Turning a blind eye

Sleep and turning a blind eye

Do you ever intentionally turn a blind eye?

Hi Laurie

Many really interesting aspects to this one.

I too like my sleep.
I need to get a good solid block of 7-8 hours from time to time, and I am married to a girl who rarely sleeps more than an hour at a time.
I have gone 72 hours straight work without sleep, but the hallucinations started to become impossible to distinguish as such, and I just had to head back to shore and get some sleep.

I do find creativity enhanced by sleep, but oddly not on the day after I get the sleep, but the one after that.

And having spent so many years at sea, and at university amongst a group of pranksters, I trained myself to wake if anything in the environment changed (at sea, a change in the pattern of motion or noises can be an indication of danger, and needs to be investigated). At university I used to spread a little sugar on the floor in front of door and windows, so that if some practical joker did come in, the crunch of sugar under foot would wake me (prior to developing that habit I did wake one morning in the middle of a parking lot, having gone to sleep in my flat).

As to turning a blind eye, that seems to be all about judgement, at so many different levels.
These days I tend to let anything go unless I see it as a matter of risk to survival. So if I see someone dropping litter, rather than telling them its wrong, I might talk to them about the cumulative risks of many small actions, and how things being poisonous involves the notion of risk profiles involving concentration over time, and also involving variations amongst individuals in a population; so what is safe for everyone in the population over their entire lifetime might be a concentration a hundred times lower than what is safe for half the population over a 90 day period (the sort of thing regulators can test at a reasonable cost). We have some very strange standards and processes in our systems, much more attuned to making money than to providing a safe environment for everyone.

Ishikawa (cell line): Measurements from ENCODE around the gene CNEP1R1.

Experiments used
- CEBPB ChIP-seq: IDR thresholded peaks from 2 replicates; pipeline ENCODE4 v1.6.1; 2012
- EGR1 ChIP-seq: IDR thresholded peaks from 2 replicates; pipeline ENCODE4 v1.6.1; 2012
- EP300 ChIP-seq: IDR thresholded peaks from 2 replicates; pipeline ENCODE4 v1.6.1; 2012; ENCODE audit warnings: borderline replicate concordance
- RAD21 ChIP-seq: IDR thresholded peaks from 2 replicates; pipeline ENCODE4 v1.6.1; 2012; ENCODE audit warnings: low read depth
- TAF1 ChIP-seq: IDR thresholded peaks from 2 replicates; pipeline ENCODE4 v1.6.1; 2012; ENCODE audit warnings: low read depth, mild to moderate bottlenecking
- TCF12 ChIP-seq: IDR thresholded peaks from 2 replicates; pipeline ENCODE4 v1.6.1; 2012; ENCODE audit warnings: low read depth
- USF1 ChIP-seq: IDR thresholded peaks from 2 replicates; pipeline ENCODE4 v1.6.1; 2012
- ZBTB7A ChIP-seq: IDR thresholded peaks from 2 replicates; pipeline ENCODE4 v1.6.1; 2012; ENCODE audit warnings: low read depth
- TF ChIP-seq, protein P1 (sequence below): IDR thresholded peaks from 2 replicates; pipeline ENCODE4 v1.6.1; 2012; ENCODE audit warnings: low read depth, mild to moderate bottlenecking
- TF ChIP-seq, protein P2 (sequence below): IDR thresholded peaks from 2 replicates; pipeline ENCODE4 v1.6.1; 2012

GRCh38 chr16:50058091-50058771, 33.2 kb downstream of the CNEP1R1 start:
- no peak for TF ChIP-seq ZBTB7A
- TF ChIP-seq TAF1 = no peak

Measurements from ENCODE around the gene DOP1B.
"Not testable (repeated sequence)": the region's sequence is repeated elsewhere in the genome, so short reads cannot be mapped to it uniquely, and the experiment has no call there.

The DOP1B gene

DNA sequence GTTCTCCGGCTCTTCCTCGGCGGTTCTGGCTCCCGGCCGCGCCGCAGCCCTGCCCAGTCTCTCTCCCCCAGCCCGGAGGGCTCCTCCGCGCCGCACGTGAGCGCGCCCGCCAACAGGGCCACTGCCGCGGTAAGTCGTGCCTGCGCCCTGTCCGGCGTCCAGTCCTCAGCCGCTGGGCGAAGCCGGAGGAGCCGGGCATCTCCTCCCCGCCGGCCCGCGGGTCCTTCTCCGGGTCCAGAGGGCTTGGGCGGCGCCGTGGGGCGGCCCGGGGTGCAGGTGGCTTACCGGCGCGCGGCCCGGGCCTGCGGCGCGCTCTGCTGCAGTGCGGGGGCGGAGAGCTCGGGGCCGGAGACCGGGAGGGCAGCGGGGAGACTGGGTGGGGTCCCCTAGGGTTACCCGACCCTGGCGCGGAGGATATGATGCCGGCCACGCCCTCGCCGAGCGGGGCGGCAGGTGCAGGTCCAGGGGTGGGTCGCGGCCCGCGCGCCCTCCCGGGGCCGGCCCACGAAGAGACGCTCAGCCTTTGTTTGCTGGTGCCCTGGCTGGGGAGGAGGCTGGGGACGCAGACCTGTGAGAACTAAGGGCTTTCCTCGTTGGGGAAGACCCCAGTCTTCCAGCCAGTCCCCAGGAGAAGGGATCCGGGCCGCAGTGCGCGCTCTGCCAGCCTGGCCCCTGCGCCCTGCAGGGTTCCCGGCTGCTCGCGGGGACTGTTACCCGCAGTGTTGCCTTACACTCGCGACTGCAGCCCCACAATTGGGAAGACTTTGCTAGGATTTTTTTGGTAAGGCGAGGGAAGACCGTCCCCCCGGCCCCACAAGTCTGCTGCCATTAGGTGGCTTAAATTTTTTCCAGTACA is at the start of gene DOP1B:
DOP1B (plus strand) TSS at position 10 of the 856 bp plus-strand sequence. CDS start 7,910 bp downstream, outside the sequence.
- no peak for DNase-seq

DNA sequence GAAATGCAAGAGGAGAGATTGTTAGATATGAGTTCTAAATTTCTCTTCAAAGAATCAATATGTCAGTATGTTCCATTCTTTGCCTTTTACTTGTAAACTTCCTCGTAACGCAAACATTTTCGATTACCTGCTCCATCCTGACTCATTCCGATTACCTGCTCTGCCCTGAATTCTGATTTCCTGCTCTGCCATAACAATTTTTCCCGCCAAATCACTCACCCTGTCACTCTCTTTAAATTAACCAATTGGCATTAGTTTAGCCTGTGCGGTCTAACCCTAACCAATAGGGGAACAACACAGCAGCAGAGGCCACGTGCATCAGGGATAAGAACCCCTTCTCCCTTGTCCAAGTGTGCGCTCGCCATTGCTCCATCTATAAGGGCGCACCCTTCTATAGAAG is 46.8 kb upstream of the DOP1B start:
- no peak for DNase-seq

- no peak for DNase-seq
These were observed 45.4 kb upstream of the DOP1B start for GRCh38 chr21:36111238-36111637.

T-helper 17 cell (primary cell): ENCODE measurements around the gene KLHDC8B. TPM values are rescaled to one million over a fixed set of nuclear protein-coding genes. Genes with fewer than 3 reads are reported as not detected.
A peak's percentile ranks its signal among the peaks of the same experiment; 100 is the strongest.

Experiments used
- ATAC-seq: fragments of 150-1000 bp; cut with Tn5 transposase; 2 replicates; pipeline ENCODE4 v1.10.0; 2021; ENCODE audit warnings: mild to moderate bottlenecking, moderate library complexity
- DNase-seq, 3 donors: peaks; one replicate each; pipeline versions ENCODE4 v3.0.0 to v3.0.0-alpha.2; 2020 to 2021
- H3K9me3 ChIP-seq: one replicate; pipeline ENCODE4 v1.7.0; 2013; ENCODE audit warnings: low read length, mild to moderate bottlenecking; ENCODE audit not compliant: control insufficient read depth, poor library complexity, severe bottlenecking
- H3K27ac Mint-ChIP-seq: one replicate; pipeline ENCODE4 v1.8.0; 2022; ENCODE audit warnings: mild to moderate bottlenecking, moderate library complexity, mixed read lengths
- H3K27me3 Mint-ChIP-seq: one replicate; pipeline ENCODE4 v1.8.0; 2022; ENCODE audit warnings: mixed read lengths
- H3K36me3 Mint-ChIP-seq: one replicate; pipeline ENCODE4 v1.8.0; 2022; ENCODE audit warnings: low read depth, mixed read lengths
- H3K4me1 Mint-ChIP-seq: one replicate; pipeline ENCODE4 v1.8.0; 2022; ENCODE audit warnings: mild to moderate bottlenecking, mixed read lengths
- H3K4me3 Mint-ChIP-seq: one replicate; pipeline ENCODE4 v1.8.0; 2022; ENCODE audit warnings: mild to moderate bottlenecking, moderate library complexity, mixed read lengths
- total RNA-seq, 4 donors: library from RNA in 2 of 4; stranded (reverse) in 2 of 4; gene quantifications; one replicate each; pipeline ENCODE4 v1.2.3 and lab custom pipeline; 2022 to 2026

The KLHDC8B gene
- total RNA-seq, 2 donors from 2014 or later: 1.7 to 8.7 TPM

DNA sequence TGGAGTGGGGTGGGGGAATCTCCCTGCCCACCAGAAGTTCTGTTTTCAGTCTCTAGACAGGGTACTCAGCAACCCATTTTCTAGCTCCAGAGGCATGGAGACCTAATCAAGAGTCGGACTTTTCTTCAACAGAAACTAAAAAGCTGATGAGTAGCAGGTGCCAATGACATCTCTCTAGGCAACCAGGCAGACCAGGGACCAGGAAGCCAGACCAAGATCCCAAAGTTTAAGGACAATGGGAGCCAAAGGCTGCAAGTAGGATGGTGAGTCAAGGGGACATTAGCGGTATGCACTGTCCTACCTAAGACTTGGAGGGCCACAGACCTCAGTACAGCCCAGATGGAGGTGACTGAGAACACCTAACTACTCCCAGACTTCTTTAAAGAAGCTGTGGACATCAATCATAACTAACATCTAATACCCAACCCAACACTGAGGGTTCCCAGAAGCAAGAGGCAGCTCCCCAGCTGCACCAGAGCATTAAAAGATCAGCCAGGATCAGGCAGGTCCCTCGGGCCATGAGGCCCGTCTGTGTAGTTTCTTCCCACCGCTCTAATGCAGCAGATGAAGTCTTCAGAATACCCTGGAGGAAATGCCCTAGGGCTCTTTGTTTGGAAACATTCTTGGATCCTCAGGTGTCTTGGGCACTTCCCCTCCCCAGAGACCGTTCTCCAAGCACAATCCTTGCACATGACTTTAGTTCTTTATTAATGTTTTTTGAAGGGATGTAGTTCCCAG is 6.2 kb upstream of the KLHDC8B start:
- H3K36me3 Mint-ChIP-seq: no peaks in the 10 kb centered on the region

And there is no such thing as being risk free.
We do not live in a closed predictable system.
And I love David Snowden’s Cynefin (pronounced “Kinevin”, its Welsh) framework for responses to different sorts of complexity in systems.

And there is so much more we could do to provide a safe and interesting environment for everyone. And it wont happen so long as we allow our systems to put profit above people. We need a baseline in society, of systems that provide the fundamentals of life and liberty and security (in as much as that is possible) to everyone, no exceptions.

We are still a long way from that at present.

What people do beyond that is very much a matter of choice.
The current systems of finance and governance are fundamentally based in scarcity at every level, and some of the scarcest things are truth and integrity. Lies and deception seem to pervade at all levels of governance structures (particularly the legal and political systems).

So I can turn a blind eye to many things, but I am no longer willing to turn a blind eye to that.
Not that its wrong.
It just does not work.
It doesn’t deliver long term security to anyone, at any level.
It is all illusion, and even those at the top of the heap are starting to see it for what it is.

Human beings are fundamentally cooperative entities, and it is that, and that alone, not any set or rules or regulations, that are holding things together right now.
It is the good intentions of individuals that are keeping the system running in spite of the rules and regulations and bureaucracies and injustices that are threatening us all.

And that realisation is starting, just starting mind, to work its way through the levels of awareness present.
And the systems are getting very stressed.
If things don’t change soon, some boundaries are going to break.

And it is a very tricky thing, creating sufficient awareness and motivation to act towards a positive outcome, without creating so much fear that people respond with catatonic shock.

About Ted Howard NZ

Seems like I might be a cancer survivor. Thinking about the systemic incentives within the world we find ourselves in, and how we might adjust them to provide an environment that supports everyone (no exceptions) - see www.tedhowardnz.com/money
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